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Contraception

Contraception (also known as birth control) is a broad term used for medical and non-medical prevention of pregnancy.  Although medical contraceptives are primarily used for birth control, their hormonal content means that they are often used to manage other medical conditions such as menorrhagia.  Some barrier contraceptive devices, specifically condoms, are used not just for birth control but also to reduce the risk of contracting sexually transmitted infections (STIs).

Some examples of different types of contraception are below.

Hormonal contraceptives

  • Combined oral contraceptive pill (OCP) – known as the “combined” OCP because it contains both oestrogen and progesterone
  • “Mini pill” – similar to the combined OCP but without oestrogen, the mini pill contains progesterone only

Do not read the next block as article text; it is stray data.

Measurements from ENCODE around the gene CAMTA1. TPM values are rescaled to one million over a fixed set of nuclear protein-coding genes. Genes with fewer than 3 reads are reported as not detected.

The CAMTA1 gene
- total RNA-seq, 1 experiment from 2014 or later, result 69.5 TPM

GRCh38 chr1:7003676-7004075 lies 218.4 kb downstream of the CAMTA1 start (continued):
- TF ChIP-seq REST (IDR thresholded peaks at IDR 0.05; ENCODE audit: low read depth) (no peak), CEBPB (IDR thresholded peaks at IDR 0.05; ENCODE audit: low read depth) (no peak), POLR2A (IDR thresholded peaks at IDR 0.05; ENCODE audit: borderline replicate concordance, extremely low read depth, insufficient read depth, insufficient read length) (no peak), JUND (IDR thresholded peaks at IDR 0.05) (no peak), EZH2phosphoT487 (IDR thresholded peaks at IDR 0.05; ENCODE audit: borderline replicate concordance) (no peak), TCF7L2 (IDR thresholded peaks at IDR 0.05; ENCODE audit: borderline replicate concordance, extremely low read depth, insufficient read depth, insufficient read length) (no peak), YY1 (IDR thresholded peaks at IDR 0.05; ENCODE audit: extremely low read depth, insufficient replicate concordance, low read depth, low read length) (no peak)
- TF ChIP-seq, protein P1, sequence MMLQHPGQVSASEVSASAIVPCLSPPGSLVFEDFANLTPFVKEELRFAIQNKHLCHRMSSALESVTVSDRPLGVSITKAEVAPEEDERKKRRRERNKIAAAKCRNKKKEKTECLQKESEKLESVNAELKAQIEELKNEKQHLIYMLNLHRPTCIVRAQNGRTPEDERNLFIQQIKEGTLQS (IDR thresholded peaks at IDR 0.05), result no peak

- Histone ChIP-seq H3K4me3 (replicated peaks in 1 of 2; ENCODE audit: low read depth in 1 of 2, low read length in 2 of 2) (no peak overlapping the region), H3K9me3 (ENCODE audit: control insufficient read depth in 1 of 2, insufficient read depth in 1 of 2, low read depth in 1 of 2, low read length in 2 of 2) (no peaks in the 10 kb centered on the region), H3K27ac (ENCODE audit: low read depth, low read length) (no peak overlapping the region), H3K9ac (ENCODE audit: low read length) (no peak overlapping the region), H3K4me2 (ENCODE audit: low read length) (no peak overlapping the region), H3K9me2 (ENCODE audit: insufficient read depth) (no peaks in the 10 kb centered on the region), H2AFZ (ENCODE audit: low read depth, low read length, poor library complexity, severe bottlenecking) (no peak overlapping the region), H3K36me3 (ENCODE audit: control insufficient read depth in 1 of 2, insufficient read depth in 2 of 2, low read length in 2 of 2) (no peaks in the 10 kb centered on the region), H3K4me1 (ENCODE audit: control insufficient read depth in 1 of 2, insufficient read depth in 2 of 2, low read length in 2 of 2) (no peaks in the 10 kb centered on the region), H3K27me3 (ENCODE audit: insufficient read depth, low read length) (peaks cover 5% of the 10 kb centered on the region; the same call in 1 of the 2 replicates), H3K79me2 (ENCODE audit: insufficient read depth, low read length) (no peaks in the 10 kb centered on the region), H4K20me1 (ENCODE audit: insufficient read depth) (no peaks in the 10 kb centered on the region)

• Implanon – this is inserted under the skin in the upper arm and releases the hormone progesterone
  • Hormonal intrauterine device (IUD) or intrauterine system (IUS) e.g. Mirena – this is inserted into the vagina and can remain there for several years, releasing hormones directly into the uterus.
  • Cooper IUD – not specifically hormonal, the copper content of the IUD makes the uterus hostile to conception

Barrier contraceptives

  • Condoms (male and female)
  • Spermicide
  • Diaphragm
  • Cervical cap

Permanent sterilisation

Permanent sterilisation techniques exist for males and females.  This is an option to discuss with your doctor only if you have decided not to have children in the future.

  • Vasectomy – for males, this involves surgical blockage of the vas deferens
  • Tubal ligation – for females, this involves the surgical blockage of the fallopian tubes

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